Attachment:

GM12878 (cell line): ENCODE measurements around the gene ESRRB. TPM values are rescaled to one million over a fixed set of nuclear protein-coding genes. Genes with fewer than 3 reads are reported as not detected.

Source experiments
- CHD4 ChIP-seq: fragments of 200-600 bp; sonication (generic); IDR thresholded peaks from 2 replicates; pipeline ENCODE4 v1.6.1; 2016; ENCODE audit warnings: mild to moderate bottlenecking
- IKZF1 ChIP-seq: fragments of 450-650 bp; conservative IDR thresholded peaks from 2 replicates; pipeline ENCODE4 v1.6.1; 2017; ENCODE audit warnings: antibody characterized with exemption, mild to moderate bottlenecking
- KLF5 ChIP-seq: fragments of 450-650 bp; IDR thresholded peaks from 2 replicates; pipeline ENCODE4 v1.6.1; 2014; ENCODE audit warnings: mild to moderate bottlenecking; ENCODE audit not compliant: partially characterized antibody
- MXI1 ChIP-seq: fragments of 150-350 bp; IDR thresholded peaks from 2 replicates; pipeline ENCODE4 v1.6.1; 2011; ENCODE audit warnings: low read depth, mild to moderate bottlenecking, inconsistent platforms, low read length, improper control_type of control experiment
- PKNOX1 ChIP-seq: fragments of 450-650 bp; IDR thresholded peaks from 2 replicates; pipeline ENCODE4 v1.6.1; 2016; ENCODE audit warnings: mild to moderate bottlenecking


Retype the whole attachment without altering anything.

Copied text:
GM12878 (cell line): ENCODE measurements around the gene ESRRB. TPM values are rescaled to one million over a fixed set of nuclear protein-coding genes. Genes with fewer than 3 reads are reported as not detected.

Source experiments
- CHD4 ChIP-seq: fragments of 200-600 bp; sonication (generic); IDR thresholded peaks from 2 replicates; pipeline ENCODE4 v1.6.1; 2016; ENCODE audit warnings: mild to moderate bottlenecking
- IKZF1 ChIP-seq: fragments of 450-650 bp; conservative IDR thresholded peaks from 2 replicates; pipeline ENCODE4 v1.6.1; 2017; ENCODE audit warnings: antibody characterized with exemption, mild to moderate bottlenecking
- KLF5 ChIP-seq: fragments of 450-650 bp; IDR thresholded peaks from 2 replicates; pipeline ENCODE4 v1.6.1; 2014; ENCODE audit warnings: mild to moderate bottlenecking; ENCODE audit not compliant: partially characterized antibody
- MXI1 ChIP-seq: fragments of 150-350 bp; IDR thresholded peaks from 2 replicates; pipeline ENCODE4 v1.6.1; 2011; ENCODE audit warnings: low read depth, mild to moderate bottlenecking, inconsistent platforms, low read length, improper control_type of control experiment
- PKNOX1 ChIP-seq: fragments of 450-650 bp; IDR thresholded peaks from 2 replicates; pipeline ENCODE4 v1.6.1; 2016; ENCODE audit warnings: mild to moderate bottlenecking